Walt Disney’s Biography – Part 11 – Mary Poppins / Walt Disney World
In 1964, Walt once again focused most of his attentions on a big-screen creation — “Mary Poppins.” Not a single element escaped his scrutiny. The result, of course, was unforgettable. Walt and Roy had been trying to get rights to the book, by P.L. Travers, for years, and were finally successful (though the relationship between Walt and Travers was somewhat rocky through the creation of the film). Walt brought in two of the best song-writers in the business, Richard and Robert Sherman, who shared his vision for the story. He particularly loved the song “Feed the Birds.” In fact, many evenings toward the end of the day, he’d call for the brothers to come to his office and “Play the song” for him. They knew which tune he meant. “Mary Poppins” premiered on August 27, 1964, to nearly universal critical acclaim. It received 13 Academy Award nominations
As Walt entered his mid-60s, he didn’t seem to be slowing down. In fact, he appeared to be speeding up. He decided to create four exhibits for the 1964 World’s Fair in New York. Why? So that he could experiment with new ideas — particularly Audio-Animatronics — while using other people’s money. The Mr. Lincoln attraction he developed for the State of Illinois was one of the hits of the fair, and allowed him to take Audio-Animatronics a giant step forward. His other exhibits — done for General Electric, Pepsi-Cola, and Ford — were also hits at the fair. Meanwhile, he was working on other plans for the future: a ski resort called Mineral King was to be built near the Sequoia National Park. He considered a tourist site that might be called Walt Disney’s Boyhood Home in Marceline, and even bought up properties there.
Walt Disney World
Neither Mineral King nor Walt’s Boyhood Home actually came into being. But his plans for a new kind of university were more successful. Declared Walt, “A completely new approach to training in the arts is needed. That’s the principal thing I hope to leave when I move on to greener pastures. If I can help provide a place to develop the talent of the future, I think I will have accomplished something.” He certainly did. Dubbed CalArts, an amalgamation of the Chouinard Art Institute and the Los Angeles Conservatory of Music, it would educate students in all facets of the arts — dance, music, drama, visual arts, and film. CalArts opened in 1961 and has been growing ever since. But though Walt was excited about all of these efforts, their scope paled in comparison to the so-called Florida Project — a gigantic effort set for an area twice the size of Manhattan Island in the middle of Florida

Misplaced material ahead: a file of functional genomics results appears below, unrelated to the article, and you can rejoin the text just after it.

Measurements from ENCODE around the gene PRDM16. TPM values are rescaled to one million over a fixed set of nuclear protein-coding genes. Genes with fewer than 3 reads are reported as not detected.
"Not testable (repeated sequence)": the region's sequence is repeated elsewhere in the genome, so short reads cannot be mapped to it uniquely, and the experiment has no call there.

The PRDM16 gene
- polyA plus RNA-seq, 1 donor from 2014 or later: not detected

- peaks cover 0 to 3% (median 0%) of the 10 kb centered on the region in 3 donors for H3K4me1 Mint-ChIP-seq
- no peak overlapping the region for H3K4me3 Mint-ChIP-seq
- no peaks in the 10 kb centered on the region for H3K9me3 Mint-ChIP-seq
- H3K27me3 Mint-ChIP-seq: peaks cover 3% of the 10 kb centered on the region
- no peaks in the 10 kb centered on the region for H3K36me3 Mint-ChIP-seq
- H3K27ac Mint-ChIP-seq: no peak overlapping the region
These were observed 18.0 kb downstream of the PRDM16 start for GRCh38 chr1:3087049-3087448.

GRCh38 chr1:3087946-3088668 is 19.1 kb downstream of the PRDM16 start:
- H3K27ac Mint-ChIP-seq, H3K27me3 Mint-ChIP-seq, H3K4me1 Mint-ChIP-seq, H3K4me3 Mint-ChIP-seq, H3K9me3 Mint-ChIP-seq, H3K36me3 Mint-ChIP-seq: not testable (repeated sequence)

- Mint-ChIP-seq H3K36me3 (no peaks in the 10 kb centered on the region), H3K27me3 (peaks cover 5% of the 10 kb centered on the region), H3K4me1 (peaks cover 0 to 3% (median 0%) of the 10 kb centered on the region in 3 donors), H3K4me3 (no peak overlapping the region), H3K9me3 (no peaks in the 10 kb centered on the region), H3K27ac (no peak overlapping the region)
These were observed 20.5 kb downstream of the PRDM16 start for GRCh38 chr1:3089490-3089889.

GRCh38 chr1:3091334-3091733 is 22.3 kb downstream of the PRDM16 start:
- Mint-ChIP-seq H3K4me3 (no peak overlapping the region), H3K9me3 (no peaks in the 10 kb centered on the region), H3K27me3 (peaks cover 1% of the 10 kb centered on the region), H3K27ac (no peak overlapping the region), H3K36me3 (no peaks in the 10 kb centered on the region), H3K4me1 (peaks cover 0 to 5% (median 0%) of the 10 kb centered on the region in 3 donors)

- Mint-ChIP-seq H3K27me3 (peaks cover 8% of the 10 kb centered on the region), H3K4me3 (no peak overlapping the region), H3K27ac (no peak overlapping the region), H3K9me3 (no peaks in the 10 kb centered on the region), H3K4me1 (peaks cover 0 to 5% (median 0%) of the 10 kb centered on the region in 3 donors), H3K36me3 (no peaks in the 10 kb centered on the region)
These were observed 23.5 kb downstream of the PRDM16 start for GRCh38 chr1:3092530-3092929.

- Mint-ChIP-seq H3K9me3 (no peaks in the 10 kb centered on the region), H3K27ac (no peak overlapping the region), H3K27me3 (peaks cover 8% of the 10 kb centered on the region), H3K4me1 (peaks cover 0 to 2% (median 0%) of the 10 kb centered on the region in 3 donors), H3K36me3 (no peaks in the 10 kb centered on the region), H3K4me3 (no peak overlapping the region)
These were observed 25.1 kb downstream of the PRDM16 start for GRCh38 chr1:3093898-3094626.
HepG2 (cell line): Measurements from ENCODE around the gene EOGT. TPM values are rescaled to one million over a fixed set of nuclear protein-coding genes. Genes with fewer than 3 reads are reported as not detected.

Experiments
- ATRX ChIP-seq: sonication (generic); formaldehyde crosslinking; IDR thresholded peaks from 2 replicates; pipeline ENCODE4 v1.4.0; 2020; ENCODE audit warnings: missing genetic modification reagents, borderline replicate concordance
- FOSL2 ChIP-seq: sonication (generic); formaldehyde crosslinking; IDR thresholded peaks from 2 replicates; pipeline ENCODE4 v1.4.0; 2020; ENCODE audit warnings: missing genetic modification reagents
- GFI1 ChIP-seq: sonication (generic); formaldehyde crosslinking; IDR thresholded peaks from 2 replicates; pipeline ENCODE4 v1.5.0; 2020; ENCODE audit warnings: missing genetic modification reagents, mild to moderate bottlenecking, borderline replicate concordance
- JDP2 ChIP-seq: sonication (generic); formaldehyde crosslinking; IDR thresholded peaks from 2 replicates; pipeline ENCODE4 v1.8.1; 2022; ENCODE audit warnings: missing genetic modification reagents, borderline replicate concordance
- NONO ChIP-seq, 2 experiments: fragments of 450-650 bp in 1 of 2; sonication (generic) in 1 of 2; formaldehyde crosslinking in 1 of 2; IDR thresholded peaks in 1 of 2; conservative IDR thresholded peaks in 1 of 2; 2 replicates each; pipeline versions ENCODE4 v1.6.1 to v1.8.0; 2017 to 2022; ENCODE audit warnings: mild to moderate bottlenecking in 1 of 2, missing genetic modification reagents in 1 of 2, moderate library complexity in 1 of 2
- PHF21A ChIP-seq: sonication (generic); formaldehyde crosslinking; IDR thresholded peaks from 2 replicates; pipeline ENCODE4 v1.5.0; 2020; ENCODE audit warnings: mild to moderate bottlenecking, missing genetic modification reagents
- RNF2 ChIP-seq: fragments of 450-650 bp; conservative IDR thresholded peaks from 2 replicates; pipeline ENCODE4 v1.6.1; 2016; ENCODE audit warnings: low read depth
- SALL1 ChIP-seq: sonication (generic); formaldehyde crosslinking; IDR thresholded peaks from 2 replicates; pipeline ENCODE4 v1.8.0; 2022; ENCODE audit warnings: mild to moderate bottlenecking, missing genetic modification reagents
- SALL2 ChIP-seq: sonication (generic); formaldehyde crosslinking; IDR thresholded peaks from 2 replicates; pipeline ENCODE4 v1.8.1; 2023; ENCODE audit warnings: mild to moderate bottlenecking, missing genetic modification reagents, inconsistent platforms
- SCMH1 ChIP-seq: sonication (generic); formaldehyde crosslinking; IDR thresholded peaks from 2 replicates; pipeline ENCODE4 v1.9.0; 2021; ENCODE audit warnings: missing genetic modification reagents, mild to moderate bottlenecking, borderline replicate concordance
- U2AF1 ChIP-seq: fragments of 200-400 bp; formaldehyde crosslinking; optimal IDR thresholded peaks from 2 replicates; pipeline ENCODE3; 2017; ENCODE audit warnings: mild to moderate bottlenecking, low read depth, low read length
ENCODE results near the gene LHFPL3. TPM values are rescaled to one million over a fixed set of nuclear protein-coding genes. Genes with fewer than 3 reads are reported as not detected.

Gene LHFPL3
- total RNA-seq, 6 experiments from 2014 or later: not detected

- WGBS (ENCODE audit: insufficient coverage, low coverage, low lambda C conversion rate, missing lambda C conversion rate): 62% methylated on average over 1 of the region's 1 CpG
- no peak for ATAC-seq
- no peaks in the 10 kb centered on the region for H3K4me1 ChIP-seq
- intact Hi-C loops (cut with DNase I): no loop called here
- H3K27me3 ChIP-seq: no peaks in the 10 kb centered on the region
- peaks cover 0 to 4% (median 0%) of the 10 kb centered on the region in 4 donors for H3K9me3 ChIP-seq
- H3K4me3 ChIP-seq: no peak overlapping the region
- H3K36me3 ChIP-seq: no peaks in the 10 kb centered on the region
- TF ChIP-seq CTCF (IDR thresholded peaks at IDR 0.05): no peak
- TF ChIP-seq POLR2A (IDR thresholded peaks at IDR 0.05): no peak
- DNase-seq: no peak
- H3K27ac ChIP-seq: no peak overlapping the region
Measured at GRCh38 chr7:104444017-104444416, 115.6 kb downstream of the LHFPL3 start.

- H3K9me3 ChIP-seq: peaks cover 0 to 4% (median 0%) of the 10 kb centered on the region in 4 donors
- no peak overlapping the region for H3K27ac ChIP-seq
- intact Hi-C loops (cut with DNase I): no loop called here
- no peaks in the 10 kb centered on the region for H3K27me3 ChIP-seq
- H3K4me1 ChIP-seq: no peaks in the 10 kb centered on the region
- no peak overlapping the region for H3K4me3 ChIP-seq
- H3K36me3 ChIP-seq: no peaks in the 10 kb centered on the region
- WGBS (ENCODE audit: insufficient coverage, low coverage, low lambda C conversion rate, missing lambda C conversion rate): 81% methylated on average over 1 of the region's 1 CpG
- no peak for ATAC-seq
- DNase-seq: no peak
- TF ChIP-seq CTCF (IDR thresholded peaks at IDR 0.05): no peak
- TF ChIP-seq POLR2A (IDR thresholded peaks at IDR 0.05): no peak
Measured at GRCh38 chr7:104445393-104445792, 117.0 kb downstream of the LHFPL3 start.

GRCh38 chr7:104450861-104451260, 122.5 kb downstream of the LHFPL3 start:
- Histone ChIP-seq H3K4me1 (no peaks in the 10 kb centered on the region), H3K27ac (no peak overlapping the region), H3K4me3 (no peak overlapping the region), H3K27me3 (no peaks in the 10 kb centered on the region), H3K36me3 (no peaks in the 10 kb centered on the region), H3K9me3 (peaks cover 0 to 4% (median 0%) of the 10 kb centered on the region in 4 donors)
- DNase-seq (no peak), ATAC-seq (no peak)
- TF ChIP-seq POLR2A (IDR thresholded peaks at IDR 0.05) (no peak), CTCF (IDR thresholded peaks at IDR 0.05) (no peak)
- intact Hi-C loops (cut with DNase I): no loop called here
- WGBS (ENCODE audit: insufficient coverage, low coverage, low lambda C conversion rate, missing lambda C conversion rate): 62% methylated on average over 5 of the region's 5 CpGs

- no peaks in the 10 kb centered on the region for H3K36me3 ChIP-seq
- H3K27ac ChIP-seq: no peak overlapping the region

Of course the Florida Project would include a theme park like Disneyland, but that’s not really what fascinated Walt. No, he had decided that he could apply his lifetime of experiences to a brand-new kind of city; a city whose residents would utilize the best thinking about transportation, communication, and sanitation. “Solving the problems of the city obsessed him,” says John Hench, who began working for Walt in 1939 and is still with the company Walt left behind. Walt called his dream EPCOT, for Experimental Prototype Community of Tomorrow. He studied, planned, and sketched ideas for it. On the last trip the Disney family took all together — a memorable yacht ride through British Columbia waters — Walt relaxed by reading books about city planning. Although EPCOT exists today, it’s not the place Walt envisioned. He simply didn’t live long enough to see this dream to reality.